David Bromberg is an American musician, songwriter, and record producer. He has recorded over 30 albums during his career, including five gold records.

David Bromberg is an American jazz and blues guitarist. He has released over 20 albums and has won a Grammy Award for Best Contemporary Blues Album.

Try Me One More Time David Bromberg is a strikingly gifted multi-instrumentalist with an intuitive understanding of American roots music styles and a wry sense of humour who has garnered a following for his many solo recordings as well as his work as a sideman and collaborator with some of the most well-known artists in his field. In 1972, he debuted as a solo artist with an eponymous Columbia album that included “The Holdup,” a hit song he co-wrote with George Harrison. Throughout the decade, he had a busy pace, releasing solo albums for Columbia and Fantasy and playing everything from dobro to violin on songs by Gordon Lightfoot, Ringo Starr, and Bob Dylan, among others. Bromberg took a long break from traveling and recording to focus on the craft of violin luthiery over the following two decades. While building a successful company, David Bromberg and Associate Fine Violins, in Wilmington, Delaware, he periodically emerged with a new record, including the Grammy-nominated Try Me One More Time in 2007. He formed the David Bromberg Band in the late 2010s, which released a number of colorful and diverse albums, including 2016’s The Blues, the Whole Blues, and Nothing But the Blues and 2020’s Big Road.

Bromberg was born on September 19, 1945, in Philadelphia, Pennsylvania, and spent his youth in Tarrytown, New York. Bromberg became addicted to rock & roll as a youngster and started studying blues, folk, and country musicians like Pete Seeger, Reverend Gary Davis, Muddy Waters, Flatt & Scruggs, and Bill Monroe, who influenced early rock. Bromberg started playing the guitar at the age of 13, and after graduating from high school, he went to Columbia University to study musicology and perform at Greenwich Village folk clubs.

Despite the low compensation of his early performances, he formed connections with a number of well-known artists and started training with his idol, Reverend Davis. Bromberg’s guitar talents were recognized, and he started accompanying a number of Village folk artists, including Tom Paxton, Tom Rush, Jerry Jeff Walker, and Richie Havens, on stage and in the studio. Bromberg was playing guitar with singer Rosalie Sorrels when she was scheduled to perform at the 1970 Isle of Wight Festival in the United Kingdom; when Sorrels finished, Bromberg performed an unplanned solo performance, and he was given a contract with Columbia Records as a solo artist. Bromberg’s self-titled first album was published in 1971 and included the song “The Holdup,” which Bromberg co-wrote with George Harrison and became a radio hit. Bromberg released six albums for Columbia between 1971 and 1976, toured widely, and worked as a session musician on recordings by Bob Dylan, Carly Simon, the Eagles, Ringo Starr, Willie Nelson, Gordon Lightfoot, Bonnie Raitt, Doug Sahm, and others. (Bromberg also produced a Dylan record that has yet to be published in its entirety.)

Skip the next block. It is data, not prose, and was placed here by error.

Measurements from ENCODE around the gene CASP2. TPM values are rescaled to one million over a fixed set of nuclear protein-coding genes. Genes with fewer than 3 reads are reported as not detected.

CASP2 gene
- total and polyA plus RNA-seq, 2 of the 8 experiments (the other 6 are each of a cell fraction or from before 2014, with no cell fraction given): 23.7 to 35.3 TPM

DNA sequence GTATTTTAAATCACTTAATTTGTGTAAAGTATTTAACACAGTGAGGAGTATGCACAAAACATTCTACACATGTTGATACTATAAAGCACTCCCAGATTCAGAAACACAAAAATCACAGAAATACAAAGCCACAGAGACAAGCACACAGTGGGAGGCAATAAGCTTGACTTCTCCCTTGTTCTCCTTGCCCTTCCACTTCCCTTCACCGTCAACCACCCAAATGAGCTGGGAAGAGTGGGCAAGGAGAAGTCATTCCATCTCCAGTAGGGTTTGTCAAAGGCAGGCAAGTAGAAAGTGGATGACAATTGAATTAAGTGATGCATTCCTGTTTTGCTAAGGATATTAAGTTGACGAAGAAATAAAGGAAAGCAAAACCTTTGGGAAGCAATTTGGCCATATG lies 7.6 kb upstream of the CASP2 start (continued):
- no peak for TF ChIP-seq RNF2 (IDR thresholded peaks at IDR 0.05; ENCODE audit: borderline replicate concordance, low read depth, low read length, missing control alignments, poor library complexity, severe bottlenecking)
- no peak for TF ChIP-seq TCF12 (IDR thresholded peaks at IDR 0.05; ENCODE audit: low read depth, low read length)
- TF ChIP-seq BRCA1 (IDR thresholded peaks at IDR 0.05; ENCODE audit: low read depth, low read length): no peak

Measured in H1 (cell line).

Reckless Abandon Bromberg signed a new record deal with Fantasy Records in 1977, and released his first album for the label, Reckless Abandon; three more albums of new material followed, but Bromberg decided to take a break from touring in 1980, occasionally playing sessions for friends and staging occasional live shows, but devoting the majority of his time to studying at the K. Bromberg didn’t release a new album until 1990, Sideman Serenade, and his next studio album, Try Me One More Time, was published in 2007, earning him a Grammy nomination for Best Traditional Folk Album. In the meanwhile, Bromberg had built a thriving company manufacturing and repairing violins as well as trading in fine instruments, and in 2002 he launched David Bromberg Fine Violins in Wilmington, Delaware. Bromberg returned in 2011 with Use Me, a new and ambitious solo album on which he played new songs written at his request by some of his favorite songwriters, including John Hiatt, Guy Clark, Dr. John, Keb’ Mo’, and Los Lobos’ David Hidalgo. He reappeared two years later with Only Slightly Mad, a varied collection of new originals and a handful of well-curated covers produced by Bob Dylan guitarist Larry Campbell, riding the critical success of that album. The Blues, the Whole Blues, and Nothing But the Blues, released in 2016, included exquisite renditions of songs by Sonny Boy Williamson, Ray Charles, and others. When he returned in 2020, he collaborated with Larry Campbell once again on Big Road, a diverse CD featuring Bromberg and his band recorded live in the studio.

David Bromberg was born in 1945 and is a popular American jazz saxophonist. He has released many albums and has received Grammy Awards for his work. Reference: david bromberg quintet members.

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